4. Naivete –  I was once an intern. I was once hopelessly naive about the realities of the business world. So to a certain extent, this flaw is not the most serious one because one thing all interns learn is that the business world is different from the world they came from. It’s different from Mad Men or Suits.
    • Biggest Sin: Being shocked that business politics is a regular part of working in the professional world. Being shocked that promotions don’t happen over night. Being shocked that not everyone wants the corner office and is happy enough to float along until retirement.
    • How to Fix: Be realistic about the world around you. The best skill you can develop at an early stage in your career is empathy. If you can understand what motivates people, you can better interact with people. The faster you understand basic human behavior and appreciate the fact that people don’t necessarily think or approach problems the way you do, the faster you will shed your intern persona and become a respected professional.

Interns are as valuable as they want to be. A great intern can become a hot prospect for a company and a bad one can be gossiped about at the company Christmas party for years and years. If you want to be a good intern, be realistic about what you aim to accomplish and what the sponsoring organization expects out of you. Arrogance, stupidity, meekness and naivete will not serve you well. Avoid these fatal flaws, and you might just succeed in the business world.

Apple isn’t Apple anymore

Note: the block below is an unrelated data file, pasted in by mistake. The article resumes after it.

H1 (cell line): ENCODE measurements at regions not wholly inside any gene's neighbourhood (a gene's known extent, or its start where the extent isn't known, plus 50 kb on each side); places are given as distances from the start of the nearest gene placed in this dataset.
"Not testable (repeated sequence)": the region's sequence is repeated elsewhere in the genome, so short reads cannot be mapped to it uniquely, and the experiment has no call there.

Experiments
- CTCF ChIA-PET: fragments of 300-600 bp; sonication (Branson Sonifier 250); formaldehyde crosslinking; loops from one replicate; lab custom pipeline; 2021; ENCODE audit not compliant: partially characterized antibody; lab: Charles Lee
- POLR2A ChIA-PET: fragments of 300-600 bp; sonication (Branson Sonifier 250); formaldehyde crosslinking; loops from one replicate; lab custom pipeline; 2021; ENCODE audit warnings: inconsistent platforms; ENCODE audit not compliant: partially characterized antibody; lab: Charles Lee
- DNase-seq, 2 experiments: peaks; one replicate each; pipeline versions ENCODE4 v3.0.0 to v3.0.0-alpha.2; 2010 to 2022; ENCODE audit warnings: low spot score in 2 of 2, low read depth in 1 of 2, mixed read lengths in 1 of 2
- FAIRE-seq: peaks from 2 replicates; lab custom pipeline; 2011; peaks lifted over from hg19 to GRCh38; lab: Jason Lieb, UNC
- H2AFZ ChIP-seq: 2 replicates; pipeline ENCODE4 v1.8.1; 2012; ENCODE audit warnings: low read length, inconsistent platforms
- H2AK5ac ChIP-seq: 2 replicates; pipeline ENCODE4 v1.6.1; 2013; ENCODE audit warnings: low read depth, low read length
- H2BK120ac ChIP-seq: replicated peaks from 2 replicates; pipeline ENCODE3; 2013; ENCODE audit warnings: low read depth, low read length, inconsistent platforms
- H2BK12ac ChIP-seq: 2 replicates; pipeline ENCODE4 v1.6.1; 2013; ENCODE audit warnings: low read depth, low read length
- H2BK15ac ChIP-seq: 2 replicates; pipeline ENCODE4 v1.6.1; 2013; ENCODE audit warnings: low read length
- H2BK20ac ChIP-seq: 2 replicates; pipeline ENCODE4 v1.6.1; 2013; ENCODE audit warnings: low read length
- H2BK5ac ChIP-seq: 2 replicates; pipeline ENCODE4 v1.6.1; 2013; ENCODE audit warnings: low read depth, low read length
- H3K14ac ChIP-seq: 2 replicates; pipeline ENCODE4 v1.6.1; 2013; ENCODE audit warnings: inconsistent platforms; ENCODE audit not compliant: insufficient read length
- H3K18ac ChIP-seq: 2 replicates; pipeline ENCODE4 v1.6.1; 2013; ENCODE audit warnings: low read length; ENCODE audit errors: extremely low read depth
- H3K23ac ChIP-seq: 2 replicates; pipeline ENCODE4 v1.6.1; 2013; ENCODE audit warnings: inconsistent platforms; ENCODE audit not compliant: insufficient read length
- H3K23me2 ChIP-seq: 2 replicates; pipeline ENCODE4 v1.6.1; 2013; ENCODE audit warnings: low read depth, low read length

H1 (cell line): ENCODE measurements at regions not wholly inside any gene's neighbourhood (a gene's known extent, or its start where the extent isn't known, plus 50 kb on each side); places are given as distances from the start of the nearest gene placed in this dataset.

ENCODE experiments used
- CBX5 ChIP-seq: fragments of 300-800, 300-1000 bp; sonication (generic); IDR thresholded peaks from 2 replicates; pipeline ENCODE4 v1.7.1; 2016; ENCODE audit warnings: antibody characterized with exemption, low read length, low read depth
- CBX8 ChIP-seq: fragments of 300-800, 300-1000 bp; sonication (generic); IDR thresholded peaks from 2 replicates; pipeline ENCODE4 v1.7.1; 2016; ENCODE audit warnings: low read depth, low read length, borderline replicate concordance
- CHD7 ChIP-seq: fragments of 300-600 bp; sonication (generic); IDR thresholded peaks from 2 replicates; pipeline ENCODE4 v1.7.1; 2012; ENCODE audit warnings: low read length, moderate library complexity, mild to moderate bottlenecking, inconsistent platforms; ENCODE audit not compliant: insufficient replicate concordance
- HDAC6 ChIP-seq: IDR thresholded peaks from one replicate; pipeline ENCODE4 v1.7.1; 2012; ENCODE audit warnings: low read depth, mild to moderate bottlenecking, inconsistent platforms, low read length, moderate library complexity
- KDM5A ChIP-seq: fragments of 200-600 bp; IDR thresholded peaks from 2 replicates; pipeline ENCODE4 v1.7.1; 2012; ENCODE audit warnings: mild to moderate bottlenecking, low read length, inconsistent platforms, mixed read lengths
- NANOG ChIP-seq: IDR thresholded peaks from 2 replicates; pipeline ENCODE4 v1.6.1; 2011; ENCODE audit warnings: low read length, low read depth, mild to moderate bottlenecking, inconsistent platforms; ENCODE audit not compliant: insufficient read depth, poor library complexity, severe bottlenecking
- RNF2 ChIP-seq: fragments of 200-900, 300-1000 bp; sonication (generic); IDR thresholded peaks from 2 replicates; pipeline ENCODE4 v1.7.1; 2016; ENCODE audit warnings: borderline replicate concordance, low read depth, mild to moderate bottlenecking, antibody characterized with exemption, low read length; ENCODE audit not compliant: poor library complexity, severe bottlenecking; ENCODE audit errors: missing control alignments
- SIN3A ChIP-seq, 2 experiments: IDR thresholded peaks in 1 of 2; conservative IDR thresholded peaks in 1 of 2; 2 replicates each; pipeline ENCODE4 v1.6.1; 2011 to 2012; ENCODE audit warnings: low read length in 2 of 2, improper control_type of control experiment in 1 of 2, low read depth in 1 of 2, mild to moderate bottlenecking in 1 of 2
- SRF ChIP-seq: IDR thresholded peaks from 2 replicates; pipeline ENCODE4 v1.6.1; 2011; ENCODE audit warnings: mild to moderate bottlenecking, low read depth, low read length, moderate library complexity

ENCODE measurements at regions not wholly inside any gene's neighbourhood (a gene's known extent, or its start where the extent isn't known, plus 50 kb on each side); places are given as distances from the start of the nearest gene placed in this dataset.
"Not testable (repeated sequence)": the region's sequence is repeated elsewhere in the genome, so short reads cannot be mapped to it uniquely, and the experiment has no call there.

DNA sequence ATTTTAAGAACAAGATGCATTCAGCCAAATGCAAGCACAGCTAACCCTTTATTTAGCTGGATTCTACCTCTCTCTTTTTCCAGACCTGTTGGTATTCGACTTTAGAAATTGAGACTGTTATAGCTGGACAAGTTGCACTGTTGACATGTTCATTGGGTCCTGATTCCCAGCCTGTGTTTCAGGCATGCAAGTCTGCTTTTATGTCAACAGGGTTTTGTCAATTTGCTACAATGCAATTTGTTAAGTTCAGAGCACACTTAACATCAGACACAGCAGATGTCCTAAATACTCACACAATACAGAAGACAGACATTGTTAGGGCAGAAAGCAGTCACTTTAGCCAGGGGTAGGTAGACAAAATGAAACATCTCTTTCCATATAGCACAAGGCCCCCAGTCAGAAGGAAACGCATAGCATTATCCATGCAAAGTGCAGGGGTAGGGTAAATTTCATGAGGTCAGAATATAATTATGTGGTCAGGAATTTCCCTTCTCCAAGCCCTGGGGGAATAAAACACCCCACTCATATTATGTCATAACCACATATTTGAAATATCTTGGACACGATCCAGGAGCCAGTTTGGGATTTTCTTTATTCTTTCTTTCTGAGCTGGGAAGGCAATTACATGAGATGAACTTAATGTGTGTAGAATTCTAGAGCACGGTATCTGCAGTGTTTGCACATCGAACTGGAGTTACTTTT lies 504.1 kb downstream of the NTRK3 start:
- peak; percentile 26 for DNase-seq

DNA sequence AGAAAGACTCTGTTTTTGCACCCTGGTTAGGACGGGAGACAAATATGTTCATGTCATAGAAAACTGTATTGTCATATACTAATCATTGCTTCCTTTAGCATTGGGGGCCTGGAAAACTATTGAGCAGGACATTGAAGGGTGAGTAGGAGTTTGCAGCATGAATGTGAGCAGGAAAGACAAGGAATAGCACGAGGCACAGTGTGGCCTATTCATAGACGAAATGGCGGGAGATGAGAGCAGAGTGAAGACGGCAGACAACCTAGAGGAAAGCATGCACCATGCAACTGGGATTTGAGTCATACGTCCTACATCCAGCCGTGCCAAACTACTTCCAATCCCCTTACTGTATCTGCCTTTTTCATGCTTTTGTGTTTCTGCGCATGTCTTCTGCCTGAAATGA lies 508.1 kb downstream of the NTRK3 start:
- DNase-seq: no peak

Apple recently released its newest ad promoting the iPhone 5s. Take a look.

Chirpy, feel-good indie music accompanies people doing incredible things with their iPhones. Painting murals, plotting courses, administering medical aid to impoverished people. The possibilities are truly endless.

And that really is the message of this ad. With an iPhone 5s, you are empowered to do amazing things–things you might not have realized possible.

It’s a pretty ad. But it’s terrible.

Who needs a soul when you have product features?

The thought process behind this ad is not hard to see. People view iPhones as lifestyle devices. It’s popular and ubiquitous, but market research probably showed that most people don’t know what their phones are capable of.  I certainly didn’t know that I could take a horse’s pulse with a phone.

This led to a well-meaning marketing head at Apple requesting that the agency create an ad focusing on product features, in order to educate consumers. This led TBWA to create an ad focusing on the specific and surprising capabilities of the iPhone 5s.

So what’s the problem?

Replace the iPhone in that advertisement with a Samsung Galaxy. Or an LG G3. Or a Sony Xperia. Would the advertisement still make sense? The answer is yes. This is the mark of a troubled advertisement.

The message “your phone empowers you to do amazing things” can be applied to the majority of the smartphones on the market–certainly those competing with Apple. If anything, Android phones already have a better reputation for amazing capabilities due to their customization and the fact that for the past couple years, Android manufacturers have led the way with new features (e.g. waterproofing, smart watches, etc.).